Journal of Pediatric Neurosciences
: 2007  |  Volume : 2  |  Issue : 2  |  Page : 69--71

Congenital glioblastoma multiforme: A case report and review of literature

Manish K Kasliwal1, Deepak K Gupta1, Ashok K Mahapatra1, Mehar C Sharma2,  
1 Department of Neurosurgery, All India Institute of Medical Sciences, New Delhi - 110 029, India
2 Department of Neuropathology, All India Institute of Medical Sciences, New Delhi - 110 029, India

Correspondence Address:
Deepak K Gupta
Department of Neurosurgery, Neurosciences Centre, All India Institute of Medical Sciences, New Delhi - 110 029


Congenital brain tumors are very rare neoplasms. The diagnosis of glioblastoma multiforme in a newborn infant is a rarity. Prognosis of congenital glioblastoma has been uniformly fatal with most of the cases reported in literature having a very short survival in spite of all modalities of treatment. The authors report a case of congenital glioblastoma involving the pan right cerebral hemisphere in a two month-old infant who expired six months after tumor decompression. Literature is reviewed in light of the present case and various treatment modalities for this rare tumor are highlighted.

How to cite this article:
Kasliwal MK, Gupta DK, Mahapatra AK, Sharma MC. Congenital glioblastoma multiforme: A case report and review of literature.J Pediatr Neurosci 2007;2:69-71

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Kasliwal MK, Gupta DK, Mahapatra AK, Sharma MC. Congenital glioblastoma multiforme: A case report and review of literature. J Pediatr Neurosci [serial online] 2007 [cited 2023 Mar 22 ];2:69-71
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Full Text

Congenital glioblastoma is a malignant pediatric brain tumor with an comprises about 2-9% of all congenital brain tumors. [1],[2] Very few cases of congenital glioblastoma multiforme (GBM) have been described as discussed in an extensive review of literature by the authors. [1],[2],[3],[4],[5],[6],[7],[8],[9],[10] The authors report a probably congenital glioblastoma as per the classification of Solitare and Krigman, [11] which was treated by surgical decompression. The young age of these patients, absence of a well-accepted protocol and the very nature of this tumor make the management very challenging with a poor outcome.

 Case Report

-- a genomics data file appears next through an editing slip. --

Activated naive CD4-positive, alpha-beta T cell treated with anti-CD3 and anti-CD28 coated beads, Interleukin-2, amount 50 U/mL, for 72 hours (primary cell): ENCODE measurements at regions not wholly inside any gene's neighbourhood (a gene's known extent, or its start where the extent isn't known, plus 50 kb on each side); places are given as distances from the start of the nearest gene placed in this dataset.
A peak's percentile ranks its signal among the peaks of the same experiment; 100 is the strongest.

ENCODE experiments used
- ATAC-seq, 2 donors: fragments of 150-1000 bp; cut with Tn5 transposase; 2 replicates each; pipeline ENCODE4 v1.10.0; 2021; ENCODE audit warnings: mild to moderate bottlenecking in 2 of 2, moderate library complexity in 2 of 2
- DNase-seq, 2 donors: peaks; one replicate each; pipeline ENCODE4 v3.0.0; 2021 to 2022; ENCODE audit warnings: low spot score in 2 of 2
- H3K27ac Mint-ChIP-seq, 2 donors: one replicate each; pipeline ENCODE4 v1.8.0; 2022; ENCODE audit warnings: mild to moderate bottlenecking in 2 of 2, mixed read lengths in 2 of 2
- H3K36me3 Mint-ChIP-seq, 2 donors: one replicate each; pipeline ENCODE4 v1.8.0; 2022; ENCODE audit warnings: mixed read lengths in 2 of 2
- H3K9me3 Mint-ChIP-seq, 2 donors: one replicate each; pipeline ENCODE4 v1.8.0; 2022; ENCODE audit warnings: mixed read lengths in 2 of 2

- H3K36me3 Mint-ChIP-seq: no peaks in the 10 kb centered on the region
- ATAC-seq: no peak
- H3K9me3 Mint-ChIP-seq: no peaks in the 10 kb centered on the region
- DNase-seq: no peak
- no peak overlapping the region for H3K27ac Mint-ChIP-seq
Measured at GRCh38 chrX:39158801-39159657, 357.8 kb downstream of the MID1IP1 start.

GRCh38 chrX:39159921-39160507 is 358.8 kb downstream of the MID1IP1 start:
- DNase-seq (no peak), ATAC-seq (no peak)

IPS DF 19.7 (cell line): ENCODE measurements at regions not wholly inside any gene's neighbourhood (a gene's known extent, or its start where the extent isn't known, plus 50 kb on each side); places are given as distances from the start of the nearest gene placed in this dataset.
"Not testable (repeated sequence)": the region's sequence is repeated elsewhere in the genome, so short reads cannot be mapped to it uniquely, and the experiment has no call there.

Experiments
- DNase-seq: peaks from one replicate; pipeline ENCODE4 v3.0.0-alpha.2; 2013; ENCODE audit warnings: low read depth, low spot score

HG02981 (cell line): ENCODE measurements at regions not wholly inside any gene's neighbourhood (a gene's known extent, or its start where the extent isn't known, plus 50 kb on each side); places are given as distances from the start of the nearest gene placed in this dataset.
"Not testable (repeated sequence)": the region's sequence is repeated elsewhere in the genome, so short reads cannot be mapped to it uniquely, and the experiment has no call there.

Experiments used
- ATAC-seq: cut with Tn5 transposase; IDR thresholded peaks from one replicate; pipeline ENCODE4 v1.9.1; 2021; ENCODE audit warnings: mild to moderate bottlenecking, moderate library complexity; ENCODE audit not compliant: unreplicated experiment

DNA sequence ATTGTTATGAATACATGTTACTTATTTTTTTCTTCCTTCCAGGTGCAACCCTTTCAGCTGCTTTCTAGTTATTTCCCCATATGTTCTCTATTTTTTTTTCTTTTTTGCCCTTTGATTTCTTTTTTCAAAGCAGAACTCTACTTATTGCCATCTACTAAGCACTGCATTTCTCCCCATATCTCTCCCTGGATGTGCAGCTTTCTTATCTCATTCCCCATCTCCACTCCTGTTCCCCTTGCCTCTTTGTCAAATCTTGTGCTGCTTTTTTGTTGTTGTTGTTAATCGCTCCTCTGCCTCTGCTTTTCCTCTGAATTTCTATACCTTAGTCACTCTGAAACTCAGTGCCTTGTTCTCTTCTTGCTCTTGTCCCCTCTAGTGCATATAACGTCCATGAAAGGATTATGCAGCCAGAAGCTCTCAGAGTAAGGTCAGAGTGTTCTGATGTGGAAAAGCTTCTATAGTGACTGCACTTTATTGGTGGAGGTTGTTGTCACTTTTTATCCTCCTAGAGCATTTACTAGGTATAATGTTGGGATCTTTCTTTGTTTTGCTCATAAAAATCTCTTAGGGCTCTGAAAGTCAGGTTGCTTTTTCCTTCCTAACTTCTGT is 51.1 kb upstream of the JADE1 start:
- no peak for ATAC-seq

A two month-old infant presented in emergency with progressive increase in head size for 4-5 days and decreased crying for one day. There was no significant family history or history of any other sibling suffering from similar complaints. The perinatal course was uneventful and there was probably no teratogenic exposure of the mother during the course of pregnancy. On examination, the child was found to be comatose with bilateral pupils 4 mm and not reacting to light. The anterior fontanalle was open and tense and there was left-sided hemiparesis on examination. Contrast-enhanced computed tomography (CT) showed a supratentorial hemispheric tumor with heterogenous contrast enhancement and hydrocephalus [Figure 1] Magnetic resonance imaging (MRI) revealed a large solid cum cystic mass lesion [Figure 2]. Right frontoparietal horseshoe osteoplastic flap craniotomy and tumor decompression were done. The child had massive blood loss intraoperatively; the hemostasis was difficult in the end and a part of the tumor extending to the basal ganglion was left behind. The child had an uneventful postoperative period and recovered well over the next three days; hence, was discharged on the 8 th postoperative day. Biopsy was compatible with the diagnosis of glioblastoma multiforme [Figure 3]. Immunostaining was positive for vimentin while it was negative for epidermal growth factor receptor (EGFR). The patient improved neurologically with residual hemiparesis and was due for chemotherapy. The child however had gradual deterioration and finally expired after six months of tumor decompression.